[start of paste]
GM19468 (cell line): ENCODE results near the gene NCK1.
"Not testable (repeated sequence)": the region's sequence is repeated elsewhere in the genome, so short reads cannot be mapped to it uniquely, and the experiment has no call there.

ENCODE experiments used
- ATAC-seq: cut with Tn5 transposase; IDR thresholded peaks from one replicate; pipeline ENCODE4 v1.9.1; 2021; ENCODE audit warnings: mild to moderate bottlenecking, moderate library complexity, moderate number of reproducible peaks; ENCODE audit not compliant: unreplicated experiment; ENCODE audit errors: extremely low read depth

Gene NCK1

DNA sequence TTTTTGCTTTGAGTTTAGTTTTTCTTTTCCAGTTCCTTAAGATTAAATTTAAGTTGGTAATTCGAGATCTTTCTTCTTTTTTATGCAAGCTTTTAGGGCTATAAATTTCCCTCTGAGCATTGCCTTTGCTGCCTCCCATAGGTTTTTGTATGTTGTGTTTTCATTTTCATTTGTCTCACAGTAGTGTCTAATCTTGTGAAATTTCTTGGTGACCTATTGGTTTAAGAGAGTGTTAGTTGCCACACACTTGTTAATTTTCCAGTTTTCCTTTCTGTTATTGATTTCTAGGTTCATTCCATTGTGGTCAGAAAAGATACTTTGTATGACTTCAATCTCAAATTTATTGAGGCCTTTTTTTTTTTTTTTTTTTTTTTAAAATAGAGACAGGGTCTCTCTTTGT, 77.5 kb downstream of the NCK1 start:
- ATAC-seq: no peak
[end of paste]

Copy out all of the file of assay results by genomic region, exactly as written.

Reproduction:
GM19468 (cell line): ENCODE results near the gene NCK1.
"Not testable (repeated sequence)": the region's sequence is repeated elsewhere in the genome, so short reads cannot be mapped to it uniquely, and the experiment has no call there.

ENCODE experiments used
- ATAC-seq: cut with Tn5 transposase; IDR thresholded peaks from one replicate; pipeline ENCODE4 v1.9.1; 2021; ENCODE audit warnings: mild to moderate bottlenecking, moderate library complexity, moderate number of reproducible peaks; ENCODE audit not compliant: unreplicated experiment; ENCODE audit errors: extremely low read depth

Gene NCK1

DNA sequence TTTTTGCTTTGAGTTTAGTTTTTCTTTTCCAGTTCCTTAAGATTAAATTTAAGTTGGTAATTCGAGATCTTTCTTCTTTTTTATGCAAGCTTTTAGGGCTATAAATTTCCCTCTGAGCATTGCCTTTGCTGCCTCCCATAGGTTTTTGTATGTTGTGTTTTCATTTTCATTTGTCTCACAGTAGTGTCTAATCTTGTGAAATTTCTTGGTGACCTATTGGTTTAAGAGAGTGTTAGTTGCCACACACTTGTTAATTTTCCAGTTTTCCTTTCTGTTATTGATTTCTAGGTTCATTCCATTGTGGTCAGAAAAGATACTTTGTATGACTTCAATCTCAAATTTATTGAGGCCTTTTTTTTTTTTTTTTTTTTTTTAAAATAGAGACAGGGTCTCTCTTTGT, 77.5 kb downstream of the NCK1 start:
- ATAC-seq: no peak